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Actress Zhao Wei was mysteriously scrubbed from the Chinese internet overnight in August, but her work as an actress and a director lives on. Photo: Getty Images

From Mulan to Shaolin Soccer, five memorable movies by Zhao Wei, the Chinese actress, film director and businesswoman China apparently wants its people to forget

  • Zhao Wei was one of the most influential Chinese actresses in the early 2000s, and well-known across Asia with numerous accolades under her belt
  • We look at her beginnings as the star of My Fair Princess, co-starring Fan Bingbing, and the five films she will best be remembered for

It remains unclear why top Chinese actress Zhao Wei was obliterated from China’s cyberspace overnight in August, but her legacy – as both a talented artist and shrewd businesswoman – lives on.

Zhao was one of the most influential Chinese actresses in the early 2000s, and well-known across Asia with numerous accolades under her belt.

Her big break, My Fair Princess (1998-1999), introduced her to audiences as the endearing Xiao Yanzi (“Little Swallow”), a headstrong and rebellious orphan who gets mistaken for a long-lost daughter of Qianlong, a Chinese emperor during the Qing dynasty.

The hugely successful television series propelled Zhao and her co-stars, including Fan Bingbing and Taiwanese actress Ruby Lin Xinru, to instant stardom.
Ruby Lin Xinru, Zhao and Fan Bingbing in My Fair Princess.

In recent years, Zhao has spent as much time behind the camera as in front of it, and her directorial debut in 2013 was seen as a resounding success. So Young portrays the joys and pain of university student Zheng Wei (played by Yang Zishan) and her friends as they try to chart their own paths upon graduation.

This coming-of-age tale grossed more than 700 million yuan (US$108 million) and cemented Zhao’s transition from a teen idol to a director with her own vision.

With Zhao’s jarring disappearance from the Chinese internet, we look back at five films that she will be best remembered for.
Zhao in a scene from Dearest, which is based on a true story.

Dearest (2014)

Based on a true story, Li Hongqin (played by Zhao) starts a heartbreaking chase after her foster child when the child is violently taken from her. He turns out to be the abducted son of Tian Wenjun (played by Huang Bo) and Lu Xiaojuan (played by Hao Lei).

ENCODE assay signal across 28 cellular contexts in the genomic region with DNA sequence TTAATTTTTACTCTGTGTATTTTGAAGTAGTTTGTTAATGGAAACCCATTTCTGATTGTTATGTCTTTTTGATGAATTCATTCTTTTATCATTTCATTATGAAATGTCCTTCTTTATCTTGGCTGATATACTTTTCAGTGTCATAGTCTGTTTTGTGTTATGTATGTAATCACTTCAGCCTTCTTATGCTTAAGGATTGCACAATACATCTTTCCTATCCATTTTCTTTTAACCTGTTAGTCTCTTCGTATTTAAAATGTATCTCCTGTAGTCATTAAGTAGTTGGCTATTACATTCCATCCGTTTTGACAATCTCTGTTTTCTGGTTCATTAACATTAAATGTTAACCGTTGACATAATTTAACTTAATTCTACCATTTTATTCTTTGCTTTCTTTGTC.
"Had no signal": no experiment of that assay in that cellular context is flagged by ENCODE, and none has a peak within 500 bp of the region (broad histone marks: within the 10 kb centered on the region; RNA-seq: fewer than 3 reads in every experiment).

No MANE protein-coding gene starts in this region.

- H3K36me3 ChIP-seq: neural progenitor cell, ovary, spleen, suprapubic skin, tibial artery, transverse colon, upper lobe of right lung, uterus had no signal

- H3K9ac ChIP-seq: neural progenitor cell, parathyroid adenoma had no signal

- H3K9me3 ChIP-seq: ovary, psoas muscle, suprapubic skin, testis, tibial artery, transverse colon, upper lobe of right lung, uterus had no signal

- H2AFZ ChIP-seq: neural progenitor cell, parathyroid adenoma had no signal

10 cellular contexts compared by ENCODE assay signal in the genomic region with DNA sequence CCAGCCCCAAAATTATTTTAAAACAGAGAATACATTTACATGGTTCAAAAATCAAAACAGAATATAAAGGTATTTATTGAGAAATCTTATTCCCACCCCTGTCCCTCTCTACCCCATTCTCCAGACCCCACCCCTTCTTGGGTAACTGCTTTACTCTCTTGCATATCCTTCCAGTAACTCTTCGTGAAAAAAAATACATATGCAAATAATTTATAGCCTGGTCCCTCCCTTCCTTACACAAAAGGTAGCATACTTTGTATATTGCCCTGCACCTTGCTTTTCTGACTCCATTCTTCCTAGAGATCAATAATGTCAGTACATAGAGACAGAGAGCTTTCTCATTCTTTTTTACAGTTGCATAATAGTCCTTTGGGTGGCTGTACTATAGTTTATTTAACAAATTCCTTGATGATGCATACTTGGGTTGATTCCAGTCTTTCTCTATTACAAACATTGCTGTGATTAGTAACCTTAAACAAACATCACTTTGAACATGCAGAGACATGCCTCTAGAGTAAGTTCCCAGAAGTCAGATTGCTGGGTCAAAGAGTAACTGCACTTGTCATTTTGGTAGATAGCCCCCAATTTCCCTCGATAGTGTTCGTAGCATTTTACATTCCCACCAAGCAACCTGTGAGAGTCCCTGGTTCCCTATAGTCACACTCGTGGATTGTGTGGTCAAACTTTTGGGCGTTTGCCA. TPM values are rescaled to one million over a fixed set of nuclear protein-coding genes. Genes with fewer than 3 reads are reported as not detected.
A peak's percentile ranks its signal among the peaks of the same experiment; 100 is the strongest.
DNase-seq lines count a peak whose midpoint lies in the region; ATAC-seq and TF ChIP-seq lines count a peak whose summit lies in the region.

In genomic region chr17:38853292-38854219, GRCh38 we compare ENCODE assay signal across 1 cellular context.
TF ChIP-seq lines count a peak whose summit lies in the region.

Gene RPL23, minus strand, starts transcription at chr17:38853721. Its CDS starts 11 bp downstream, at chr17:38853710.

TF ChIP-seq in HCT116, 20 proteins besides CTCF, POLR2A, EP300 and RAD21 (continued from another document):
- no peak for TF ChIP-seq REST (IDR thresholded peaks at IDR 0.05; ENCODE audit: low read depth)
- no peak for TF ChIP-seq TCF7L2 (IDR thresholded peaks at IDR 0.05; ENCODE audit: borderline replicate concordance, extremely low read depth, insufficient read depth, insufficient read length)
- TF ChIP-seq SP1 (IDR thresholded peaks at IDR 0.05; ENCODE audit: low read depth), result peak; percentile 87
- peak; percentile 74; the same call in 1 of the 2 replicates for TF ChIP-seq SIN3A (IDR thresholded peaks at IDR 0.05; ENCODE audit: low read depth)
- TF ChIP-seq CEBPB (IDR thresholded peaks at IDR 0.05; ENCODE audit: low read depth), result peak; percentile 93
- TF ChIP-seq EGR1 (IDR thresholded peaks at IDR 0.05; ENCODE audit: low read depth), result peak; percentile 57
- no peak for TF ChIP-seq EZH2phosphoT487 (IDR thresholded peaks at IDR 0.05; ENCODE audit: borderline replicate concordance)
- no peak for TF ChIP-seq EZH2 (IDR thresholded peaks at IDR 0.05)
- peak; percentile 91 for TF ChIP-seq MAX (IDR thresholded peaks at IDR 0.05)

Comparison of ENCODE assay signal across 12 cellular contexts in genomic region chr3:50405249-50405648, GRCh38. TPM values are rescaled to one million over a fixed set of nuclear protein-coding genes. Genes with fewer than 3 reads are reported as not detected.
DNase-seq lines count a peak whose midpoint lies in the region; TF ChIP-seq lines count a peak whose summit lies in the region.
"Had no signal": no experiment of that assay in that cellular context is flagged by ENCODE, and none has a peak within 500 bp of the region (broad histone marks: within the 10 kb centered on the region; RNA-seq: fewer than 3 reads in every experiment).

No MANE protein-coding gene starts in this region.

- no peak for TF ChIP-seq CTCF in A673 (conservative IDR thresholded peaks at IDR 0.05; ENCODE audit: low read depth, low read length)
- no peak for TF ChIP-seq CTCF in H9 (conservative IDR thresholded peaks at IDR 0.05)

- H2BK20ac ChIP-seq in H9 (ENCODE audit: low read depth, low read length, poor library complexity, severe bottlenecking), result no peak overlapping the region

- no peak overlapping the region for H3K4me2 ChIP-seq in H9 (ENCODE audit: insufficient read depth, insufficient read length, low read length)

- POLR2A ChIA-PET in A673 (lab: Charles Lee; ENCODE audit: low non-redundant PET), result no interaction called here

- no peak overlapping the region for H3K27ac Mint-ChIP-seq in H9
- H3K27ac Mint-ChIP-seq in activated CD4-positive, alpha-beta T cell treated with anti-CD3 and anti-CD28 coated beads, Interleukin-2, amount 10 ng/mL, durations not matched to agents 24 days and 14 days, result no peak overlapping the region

Zhao stars as the titular character in Mulan.

Mulan (2009)

Zhao stars as Mulan, the courageous yet impulsive folk heroine who takes her father’s place in the army. After she is forced to reveal her true identity to sub-commander Wentai (Chen Kun), an unlikely romance develops and blossoms into an alliance as the duo rise through the ranks to become generals. This rendition of Hua Mulan’s tale adds a twist to their fates.
Zhao plays a baker who uses tai chi to make buns in Shaolin Soccer.

Shaolin Soccer (2001)

A Stephen Chow Sing-chi classic, this wild comedy marries soccer and martial arts with tacky brilliance. When disgraced former player “Golden Leg” Fung (Richard Ng Man-tat) meets unsuccessful Shaolin monk Sing (Chow), he discovers Sing has astonishing legwork that makes him perfect for soccer.

The two form a soccer team with Sing’s fellow Shaolin monks against Fung’s former teammate and rival Hung (Patrick Tse Yin) for money that would lift them out of destitution. Zhao plays Sing’s love interest, Mui, a baker who uses tai chi to make buns.

A still from Painted Skin.

Painted Skin (2008)

In this film adapted from a traditional Chinese horror story of the same name, Zhao plays Pei Rong, the dutiful wife of general Wang Sheng (Chen Kun). Wang is seduced by Xiaowei ( Tang Wei), a human-heart-devouring fox spirit masquerading as a beautiful girl. Pei Rong tries to rescue her husband from Xiaowei, enduring gruesome transformations in the name of love.
A still from Three with Louis Koo and Zhao.

Three (2016)

A gripping stand-off ensues when a thug (Wallace Chung Hon-leung) is sent to hospital with a gunshot wound to the head. Zhao Wei plays Tong Qian, a neurosurgeon whose professionalism and medical integrity is tested by Ken (Louis Koo Tin-lok), a relentless police inspector who wants the criminal patient dead to cover up his colleague’s misfire.